Sixteen schools — all in Manhattan south of 61st St. — use Basketball City for practices and games. Under the Net Gain program, Urban Dove provides some of the funding for the program, as do the corporations that play at Basketball City. Radler also requires the players to do community service, such as cleaning parks and helping plant trees.

Many of these schools have no home court, while others have courts that are not regulation.

“We have a gym, but it was built in 1904. It wasn’t built for basketball; there are pillars along the baseline,” said Aaron Hoffman, varsity basketball coach at High School for Health Professions, the former Stuyvesant High School, at 15th St. and First Ave. “If it wasn’t for Basketball City, we wouldn’t have a gym.”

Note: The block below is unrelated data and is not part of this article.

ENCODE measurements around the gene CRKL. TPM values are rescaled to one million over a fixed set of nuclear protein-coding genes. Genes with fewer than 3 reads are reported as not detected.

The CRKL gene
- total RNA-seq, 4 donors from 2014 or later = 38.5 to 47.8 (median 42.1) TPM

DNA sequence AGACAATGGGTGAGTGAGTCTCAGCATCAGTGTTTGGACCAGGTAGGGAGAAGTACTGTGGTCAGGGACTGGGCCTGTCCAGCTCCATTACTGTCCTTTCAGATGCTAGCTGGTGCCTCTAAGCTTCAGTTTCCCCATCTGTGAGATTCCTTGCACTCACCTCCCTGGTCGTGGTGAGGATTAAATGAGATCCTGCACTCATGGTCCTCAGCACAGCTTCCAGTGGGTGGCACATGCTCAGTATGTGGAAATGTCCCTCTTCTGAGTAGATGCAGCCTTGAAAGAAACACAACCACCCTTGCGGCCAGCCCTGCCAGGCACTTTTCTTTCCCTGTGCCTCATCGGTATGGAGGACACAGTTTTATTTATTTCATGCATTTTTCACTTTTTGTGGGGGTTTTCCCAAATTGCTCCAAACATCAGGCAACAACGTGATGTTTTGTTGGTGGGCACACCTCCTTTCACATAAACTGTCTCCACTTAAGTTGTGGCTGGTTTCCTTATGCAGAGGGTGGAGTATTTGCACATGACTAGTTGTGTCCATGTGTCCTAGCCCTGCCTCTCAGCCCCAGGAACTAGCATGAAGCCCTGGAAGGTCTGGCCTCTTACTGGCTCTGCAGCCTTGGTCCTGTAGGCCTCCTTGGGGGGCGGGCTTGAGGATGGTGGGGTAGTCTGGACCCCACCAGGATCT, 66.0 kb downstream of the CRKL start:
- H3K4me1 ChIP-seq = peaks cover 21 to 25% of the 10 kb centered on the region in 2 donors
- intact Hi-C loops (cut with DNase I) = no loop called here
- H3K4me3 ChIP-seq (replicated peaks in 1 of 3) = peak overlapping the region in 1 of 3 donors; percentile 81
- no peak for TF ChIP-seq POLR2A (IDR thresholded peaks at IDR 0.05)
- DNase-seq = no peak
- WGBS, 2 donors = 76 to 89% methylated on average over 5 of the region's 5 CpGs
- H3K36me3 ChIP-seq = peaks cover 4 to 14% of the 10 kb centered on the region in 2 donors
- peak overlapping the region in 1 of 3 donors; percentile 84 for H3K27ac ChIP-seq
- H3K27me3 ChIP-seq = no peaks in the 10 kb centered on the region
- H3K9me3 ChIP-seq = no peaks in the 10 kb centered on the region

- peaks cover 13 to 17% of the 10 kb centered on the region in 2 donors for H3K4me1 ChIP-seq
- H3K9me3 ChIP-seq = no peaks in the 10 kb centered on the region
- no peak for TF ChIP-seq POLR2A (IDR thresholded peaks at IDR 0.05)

A member of the Manhattan Village Academy girls team, Unique Henderson, 16, the Silver Hawks’ center and leading scorer, said they love playing at Basketball City.

“I think it’s really messed up that they’re taking Basketball City away from us, because we don’t have a gym,” she said. “I think they should just leave it the way it is. It’s a safe, comfortable place, so that people aren’t out on the street.”

Added her coach, Ryan Bittman, “Our school’s in Chelsea, but most of our kids are from West Harlem, East Harlem and the Lower East Side. Basketball City gives them a safe place.”

Dan Alterman, the attorney representing Friends of Hudson River Park, said the Friends haven’t filed suit against either Basketball City or the police yet.

“They were supposed to have gotten off as of the end of 2004,” Alterman said. “We’re expecting them to get out. Now Basketball City is trying to fight this through the press after fighting it in the courts for several years. Obviously, the kids are a compelling thing. But a lot has been done to make sure that next year that is free park space for New Yorkers. It’s really a hold-up. They’ve gotten every benefit of the doubt. And what’s fair is fair.”